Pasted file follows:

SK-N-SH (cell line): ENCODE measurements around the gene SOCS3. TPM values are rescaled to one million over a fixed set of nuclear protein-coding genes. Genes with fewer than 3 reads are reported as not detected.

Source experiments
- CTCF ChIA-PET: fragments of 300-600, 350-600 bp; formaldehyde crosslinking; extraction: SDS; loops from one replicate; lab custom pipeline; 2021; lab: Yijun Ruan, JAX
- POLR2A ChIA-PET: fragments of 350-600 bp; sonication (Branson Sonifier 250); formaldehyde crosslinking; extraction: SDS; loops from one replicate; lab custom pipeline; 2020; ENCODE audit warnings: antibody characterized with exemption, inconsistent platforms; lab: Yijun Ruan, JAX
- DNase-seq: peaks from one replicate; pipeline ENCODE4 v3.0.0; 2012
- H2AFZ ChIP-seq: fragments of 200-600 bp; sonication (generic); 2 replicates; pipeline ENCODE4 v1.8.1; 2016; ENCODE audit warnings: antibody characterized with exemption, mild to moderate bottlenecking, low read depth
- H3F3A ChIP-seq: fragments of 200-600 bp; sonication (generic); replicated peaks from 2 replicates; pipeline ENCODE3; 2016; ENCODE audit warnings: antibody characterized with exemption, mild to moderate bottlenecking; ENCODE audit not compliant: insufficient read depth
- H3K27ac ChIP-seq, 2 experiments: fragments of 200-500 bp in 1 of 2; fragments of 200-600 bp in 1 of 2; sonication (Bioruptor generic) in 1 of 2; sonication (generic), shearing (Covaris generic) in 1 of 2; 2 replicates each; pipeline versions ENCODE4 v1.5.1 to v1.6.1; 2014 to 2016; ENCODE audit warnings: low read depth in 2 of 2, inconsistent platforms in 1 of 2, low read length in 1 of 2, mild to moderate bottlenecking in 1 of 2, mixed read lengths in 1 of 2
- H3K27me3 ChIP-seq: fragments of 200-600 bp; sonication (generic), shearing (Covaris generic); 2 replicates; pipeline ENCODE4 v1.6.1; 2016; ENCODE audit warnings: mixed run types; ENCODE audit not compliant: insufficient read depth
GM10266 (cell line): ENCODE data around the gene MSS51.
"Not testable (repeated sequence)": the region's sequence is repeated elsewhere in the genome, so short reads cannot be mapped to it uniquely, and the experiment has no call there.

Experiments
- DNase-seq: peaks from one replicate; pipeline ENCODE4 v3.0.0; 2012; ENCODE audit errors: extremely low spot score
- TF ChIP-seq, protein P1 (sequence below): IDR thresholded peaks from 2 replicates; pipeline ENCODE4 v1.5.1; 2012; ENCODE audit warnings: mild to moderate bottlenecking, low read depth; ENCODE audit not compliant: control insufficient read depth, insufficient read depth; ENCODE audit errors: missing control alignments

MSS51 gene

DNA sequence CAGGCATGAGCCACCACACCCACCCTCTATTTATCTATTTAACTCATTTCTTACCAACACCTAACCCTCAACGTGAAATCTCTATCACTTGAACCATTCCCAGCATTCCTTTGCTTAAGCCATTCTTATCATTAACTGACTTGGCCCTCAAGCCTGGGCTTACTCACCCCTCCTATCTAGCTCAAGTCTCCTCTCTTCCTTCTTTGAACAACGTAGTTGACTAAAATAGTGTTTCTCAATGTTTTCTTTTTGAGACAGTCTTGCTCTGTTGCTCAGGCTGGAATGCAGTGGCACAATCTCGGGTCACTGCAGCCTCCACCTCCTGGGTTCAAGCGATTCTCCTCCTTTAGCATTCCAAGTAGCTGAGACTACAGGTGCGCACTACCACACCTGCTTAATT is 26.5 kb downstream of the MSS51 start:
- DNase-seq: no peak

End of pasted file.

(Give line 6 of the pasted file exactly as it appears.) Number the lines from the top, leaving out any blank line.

- H2AFZ ChIP-seq: fragments of 200-600 bp; sonication (generic); 2 replicates; pipeline ENCODE4 v1.8.1; 2016; ENCODE audit warnings: antibody characterized with exemption, mild to moderate bottlenecking, low read depth